113 - Student Code of Conduct
The purpose of this policy is to establish the student code of conduct.
The college offers each student the freedom to learn and the freedom to enjoy college life in an orderly and lawful manner. In return, the college expects every student to assume the obligation and responsibilities that accompany those freedoms. By enrollment at Southeast, students assume the obligation and responsibility of conducting themselves in accordance with reasonable and lawful requirements. Violations of these responsibilities may result in sanctions that can include warning, probation, suspension or expulsion from the college.
Students have the right to establish their own personal lives and behavior so long as they do not violate college regulations or interfere with the rights of others or the educational process. The college has both the right and responsibility to protect members of its community from physical harm and property damage.
Students, by their associations with the college, will abide by college conduct policies. The code of student conduct does not replace nor does it reduce any requirements of civil or criminal law imposed upon citizens as members of the larger community. Therefore, students who violate civil or criminal law may be subject to both legal and college sanctions for the same conduct when the conduct occurs off campus but is related to the college community.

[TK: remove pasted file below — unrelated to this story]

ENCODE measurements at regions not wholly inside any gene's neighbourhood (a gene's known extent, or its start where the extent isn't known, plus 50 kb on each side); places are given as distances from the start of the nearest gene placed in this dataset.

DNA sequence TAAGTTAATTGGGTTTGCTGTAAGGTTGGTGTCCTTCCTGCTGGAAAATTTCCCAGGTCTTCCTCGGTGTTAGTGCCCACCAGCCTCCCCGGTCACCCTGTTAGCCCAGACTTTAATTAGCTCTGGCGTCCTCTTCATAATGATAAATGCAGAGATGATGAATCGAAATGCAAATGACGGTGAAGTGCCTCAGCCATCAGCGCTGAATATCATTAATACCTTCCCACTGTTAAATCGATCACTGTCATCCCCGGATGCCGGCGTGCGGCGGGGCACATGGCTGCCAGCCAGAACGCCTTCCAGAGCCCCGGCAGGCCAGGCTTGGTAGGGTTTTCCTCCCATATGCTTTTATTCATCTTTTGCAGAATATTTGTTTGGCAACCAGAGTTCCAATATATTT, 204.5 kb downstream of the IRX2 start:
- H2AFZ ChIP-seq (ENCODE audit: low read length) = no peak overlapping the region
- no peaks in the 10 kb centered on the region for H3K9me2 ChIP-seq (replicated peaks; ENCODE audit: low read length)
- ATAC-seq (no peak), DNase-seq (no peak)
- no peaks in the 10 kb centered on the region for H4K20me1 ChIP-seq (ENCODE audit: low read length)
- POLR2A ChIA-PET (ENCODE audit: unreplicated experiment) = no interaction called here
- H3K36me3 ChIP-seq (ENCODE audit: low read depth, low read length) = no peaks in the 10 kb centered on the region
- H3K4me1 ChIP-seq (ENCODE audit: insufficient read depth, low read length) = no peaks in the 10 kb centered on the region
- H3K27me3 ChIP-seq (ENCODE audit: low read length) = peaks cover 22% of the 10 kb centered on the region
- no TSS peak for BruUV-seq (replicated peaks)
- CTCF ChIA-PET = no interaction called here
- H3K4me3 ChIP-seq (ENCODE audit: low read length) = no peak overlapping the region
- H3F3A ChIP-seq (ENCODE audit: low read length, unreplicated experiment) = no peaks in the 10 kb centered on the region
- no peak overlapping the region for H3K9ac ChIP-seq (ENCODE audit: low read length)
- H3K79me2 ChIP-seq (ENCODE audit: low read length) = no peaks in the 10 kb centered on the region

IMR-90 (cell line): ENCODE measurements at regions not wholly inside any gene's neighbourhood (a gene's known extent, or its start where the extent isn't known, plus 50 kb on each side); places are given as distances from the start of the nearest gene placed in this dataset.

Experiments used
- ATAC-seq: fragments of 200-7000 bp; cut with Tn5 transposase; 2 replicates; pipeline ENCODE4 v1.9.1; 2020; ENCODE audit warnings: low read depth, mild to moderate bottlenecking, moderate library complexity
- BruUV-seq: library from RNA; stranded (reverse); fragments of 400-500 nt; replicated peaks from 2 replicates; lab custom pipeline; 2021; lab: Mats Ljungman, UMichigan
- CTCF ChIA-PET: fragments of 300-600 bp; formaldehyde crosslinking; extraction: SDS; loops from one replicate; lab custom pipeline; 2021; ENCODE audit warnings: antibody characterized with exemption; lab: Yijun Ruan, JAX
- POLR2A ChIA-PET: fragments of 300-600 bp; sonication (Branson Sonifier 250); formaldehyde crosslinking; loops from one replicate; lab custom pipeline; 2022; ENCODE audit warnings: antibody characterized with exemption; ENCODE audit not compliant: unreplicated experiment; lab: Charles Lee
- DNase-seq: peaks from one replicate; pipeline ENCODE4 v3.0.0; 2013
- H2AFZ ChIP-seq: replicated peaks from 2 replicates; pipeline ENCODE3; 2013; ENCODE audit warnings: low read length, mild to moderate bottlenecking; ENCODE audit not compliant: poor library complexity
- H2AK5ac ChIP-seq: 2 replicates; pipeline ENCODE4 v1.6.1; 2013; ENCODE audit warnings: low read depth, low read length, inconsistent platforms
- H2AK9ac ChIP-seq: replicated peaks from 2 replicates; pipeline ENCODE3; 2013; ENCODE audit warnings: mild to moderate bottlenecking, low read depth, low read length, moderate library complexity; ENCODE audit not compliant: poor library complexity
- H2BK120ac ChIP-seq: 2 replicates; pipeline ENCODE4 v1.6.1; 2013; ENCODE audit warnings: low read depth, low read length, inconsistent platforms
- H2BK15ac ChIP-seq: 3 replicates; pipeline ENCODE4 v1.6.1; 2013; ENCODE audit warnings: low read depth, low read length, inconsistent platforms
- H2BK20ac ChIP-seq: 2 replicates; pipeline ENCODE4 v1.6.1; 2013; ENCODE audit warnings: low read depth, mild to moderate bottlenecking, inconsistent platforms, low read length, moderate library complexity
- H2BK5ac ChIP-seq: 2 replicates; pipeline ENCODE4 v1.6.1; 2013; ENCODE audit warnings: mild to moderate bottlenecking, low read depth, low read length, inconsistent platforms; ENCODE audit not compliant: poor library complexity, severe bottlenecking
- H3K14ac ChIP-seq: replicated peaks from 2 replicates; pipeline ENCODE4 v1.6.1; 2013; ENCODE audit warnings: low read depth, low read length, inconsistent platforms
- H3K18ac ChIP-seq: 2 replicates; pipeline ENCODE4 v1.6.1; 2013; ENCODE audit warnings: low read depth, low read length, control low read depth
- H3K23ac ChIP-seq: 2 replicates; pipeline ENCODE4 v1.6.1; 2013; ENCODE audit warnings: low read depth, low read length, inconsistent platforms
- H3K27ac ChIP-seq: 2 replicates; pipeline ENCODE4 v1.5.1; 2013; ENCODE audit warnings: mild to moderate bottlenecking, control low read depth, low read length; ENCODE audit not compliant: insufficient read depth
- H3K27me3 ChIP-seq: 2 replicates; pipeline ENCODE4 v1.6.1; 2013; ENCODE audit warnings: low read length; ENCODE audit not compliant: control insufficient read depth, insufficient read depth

Students may be held accountable for behavioral violations committed off campus when the violations are committed while participating in a college sanctioned or sponsored activity; or the victim of the violations is a member of the college community; or the violation adversely impacts the educational, research, or service functions of the college; or the violation constitutes a felony under state or federal law.
It is the duty of the Dean of Students Office, when adjudicating a potential policy violation, to determine if the Code of Conduct, as described above, has been violated. The Dean of Students Office will use the standard of a preponderance of evidence in so doing, determining if it is more likely than not that the Code of Conduct was violated in a given situation.
While it is not possible to outline all behaviors that would be considered misconduct, the following are examples of behavior that is in violation of the Code and which could result in student conduct action. Note that this is not an exhaustive list of prohibited behaviors.Violation of written Board of Trustees and college policies, rules or regulations.
- Violation of written Board of Trustees and college policies, rules or regulations.
- Violation of local, state, or federal laws on college property, or off-campus when the violation is directly related to the college community.
- Violations on or off-campus that adversely affect the educational, research or service functions of the college.
- Violations constituting a felony under state or federal law.
- Academic dishonesty including, but not limited to, cheating and plagiarism (see the Academic Integrity Policy).